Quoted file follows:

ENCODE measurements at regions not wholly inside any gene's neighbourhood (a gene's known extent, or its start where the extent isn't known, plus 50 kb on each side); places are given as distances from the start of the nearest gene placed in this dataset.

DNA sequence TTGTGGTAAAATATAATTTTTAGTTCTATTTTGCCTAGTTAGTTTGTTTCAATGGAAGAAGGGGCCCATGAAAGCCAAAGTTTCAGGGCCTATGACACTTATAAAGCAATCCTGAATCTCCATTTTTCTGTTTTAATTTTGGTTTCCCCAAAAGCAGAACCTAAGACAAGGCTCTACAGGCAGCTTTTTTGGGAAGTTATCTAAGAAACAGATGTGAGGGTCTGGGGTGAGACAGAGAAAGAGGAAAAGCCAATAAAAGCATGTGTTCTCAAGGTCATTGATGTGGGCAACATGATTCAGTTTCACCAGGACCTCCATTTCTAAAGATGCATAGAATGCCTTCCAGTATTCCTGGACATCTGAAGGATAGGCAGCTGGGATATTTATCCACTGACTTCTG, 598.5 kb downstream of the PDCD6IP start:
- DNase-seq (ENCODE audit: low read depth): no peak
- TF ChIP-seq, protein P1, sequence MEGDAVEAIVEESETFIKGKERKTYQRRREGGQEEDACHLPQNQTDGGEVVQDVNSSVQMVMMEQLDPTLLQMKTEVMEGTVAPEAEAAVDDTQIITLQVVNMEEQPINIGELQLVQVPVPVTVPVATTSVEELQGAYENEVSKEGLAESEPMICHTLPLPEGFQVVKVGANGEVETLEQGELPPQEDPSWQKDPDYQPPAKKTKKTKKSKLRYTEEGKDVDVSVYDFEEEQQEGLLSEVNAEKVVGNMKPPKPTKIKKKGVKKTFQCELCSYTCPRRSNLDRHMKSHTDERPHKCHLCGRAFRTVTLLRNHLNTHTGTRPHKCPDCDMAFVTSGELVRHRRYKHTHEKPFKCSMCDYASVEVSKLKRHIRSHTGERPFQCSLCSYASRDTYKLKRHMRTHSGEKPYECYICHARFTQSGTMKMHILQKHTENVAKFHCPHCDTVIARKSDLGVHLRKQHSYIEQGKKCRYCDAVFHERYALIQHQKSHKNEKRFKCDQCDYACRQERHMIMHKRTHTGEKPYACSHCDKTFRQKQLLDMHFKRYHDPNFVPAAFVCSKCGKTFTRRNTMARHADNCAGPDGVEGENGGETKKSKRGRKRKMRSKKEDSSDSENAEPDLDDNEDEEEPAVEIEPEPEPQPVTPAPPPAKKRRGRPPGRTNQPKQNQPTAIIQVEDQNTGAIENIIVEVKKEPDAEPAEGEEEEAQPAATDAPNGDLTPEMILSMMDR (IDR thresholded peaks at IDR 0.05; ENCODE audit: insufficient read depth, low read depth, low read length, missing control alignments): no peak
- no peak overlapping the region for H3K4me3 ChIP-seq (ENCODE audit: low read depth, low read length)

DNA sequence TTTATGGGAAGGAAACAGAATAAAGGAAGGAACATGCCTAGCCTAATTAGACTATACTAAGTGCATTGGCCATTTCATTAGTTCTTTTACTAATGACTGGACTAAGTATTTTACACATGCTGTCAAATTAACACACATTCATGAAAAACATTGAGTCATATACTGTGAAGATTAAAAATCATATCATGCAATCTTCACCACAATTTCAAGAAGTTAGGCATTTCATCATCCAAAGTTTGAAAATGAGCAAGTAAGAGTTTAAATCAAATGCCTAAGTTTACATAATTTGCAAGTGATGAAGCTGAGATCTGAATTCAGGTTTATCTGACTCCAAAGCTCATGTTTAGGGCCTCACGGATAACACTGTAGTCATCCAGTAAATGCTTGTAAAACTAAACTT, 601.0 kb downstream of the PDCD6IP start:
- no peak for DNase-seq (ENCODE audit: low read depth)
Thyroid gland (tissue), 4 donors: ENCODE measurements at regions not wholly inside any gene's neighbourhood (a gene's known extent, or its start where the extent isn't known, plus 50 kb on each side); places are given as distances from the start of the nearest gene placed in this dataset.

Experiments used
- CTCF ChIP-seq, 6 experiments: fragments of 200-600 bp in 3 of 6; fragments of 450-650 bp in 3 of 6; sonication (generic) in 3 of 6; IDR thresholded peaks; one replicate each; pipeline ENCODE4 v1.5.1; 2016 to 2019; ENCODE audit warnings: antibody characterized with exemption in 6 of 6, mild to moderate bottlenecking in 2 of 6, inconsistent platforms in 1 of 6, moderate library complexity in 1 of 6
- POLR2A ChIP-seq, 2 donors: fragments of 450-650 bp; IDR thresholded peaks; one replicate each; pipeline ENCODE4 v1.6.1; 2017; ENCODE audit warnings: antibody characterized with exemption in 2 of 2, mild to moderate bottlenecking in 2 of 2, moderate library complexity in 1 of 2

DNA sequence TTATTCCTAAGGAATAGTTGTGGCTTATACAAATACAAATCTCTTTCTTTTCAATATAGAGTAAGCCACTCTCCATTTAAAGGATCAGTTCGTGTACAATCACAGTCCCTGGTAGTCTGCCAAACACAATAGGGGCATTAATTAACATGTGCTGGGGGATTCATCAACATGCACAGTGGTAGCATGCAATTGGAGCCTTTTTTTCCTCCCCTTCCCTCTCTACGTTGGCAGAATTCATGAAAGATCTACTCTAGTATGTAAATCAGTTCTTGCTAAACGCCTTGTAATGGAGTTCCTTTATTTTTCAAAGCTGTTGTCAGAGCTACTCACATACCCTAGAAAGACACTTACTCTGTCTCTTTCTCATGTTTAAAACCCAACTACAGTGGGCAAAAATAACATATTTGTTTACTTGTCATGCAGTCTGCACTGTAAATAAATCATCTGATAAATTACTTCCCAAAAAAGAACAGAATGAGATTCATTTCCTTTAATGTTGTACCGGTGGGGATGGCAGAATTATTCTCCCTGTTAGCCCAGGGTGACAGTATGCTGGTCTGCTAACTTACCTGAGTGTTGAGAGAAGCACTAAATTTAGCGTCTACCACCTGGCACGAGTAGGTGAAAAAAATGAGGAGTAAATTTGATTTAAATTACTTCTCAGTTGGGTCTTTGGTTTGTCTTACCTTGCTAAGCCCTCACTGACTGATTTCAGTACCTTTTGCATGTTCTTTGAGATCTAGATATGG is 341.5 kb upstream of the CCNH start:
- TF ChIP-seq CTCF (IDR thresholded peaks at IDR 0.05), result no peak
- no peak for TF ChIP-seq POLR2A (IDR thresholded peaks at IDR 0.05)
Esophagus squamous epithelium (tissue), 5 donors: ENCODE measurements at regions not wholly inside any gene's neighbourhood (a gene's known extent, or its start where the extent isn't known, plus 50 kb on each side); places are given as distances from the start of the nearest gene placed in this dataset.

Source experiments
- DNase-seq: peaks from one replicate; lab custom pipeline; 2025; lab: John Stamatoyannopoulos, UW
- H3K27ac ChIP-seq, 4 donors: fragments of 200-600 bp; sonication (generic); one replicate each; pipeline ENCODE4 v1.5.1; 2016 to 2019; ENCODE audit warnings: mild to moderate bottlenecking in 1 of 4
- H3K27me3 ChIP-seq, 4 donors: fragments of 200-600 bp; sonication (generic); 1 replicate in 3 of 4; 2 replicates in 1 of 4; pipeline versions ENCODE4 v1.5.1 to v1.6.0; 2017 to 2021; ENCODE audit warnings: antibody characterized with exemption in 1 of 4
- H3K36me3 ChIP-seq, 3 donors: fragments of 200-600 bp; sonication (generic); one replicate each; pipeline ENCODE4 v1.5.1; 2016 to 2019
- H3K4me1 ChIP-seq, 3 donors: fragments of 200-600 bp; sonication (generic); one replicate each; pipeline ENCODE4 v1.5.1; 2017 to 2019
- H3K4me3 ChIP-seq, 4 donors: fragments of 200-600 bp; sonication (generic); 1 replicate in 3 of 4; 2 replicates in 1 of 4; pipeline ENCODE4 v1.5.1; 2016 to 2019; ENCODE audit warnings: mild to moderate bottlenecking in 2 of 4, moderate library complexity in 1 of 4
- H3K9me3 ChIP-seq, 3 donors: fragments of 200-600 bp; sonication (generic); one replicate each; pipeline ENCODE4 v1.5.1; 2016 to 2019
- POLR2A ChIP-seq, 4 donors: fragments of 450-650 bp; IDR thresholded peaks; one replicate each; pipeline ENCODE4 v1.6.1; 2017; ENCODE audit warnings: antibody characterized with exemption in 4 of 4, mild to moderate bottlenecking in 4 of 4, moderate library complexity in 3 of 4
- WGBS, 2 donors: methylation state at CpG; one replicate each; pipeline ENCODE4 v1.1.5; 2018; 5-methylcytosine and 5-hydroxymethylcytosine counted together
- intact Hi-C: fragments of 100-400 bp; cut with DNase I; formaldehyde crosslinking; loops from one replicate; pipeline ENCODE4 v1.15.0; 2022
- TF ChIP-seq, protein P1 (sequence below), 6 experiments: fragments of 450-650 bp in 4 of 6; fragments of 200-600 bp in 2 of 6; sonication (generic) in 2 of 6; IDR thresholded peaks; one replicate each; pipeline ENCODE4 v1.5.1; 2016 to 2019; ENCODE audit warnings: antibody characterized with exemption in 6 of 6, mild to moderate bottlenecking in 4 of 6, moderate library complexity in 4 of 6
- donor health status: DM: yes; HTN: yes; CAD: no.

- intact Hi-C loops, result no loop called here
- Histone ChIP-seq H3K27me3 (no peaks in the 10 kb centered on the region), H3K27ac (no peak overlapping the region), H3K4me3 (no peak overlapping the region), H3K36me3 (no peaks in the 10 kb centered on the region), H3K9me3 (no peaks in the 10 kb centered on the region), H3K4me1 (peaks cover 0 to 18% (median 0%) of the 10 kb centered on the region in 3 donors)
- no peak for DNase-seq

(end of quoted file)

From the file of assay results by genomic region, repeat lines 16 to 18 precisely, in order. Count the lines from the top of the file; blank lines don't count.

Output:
Source experiments
- DNase-seq: peaks from one replicate; lab custom pipeline; 2025; lab: John Stamatoyannopoulos, UW
- H3K27ac ChIP-seq, 4 donors: fragments of 200-600 bp; sonication (generic); one replicate each; pipeline ENCODE4 v1.5.1; 2016 to 2019; ENCODE audit warnings: mild to moderate bottlenecking in 1 of 4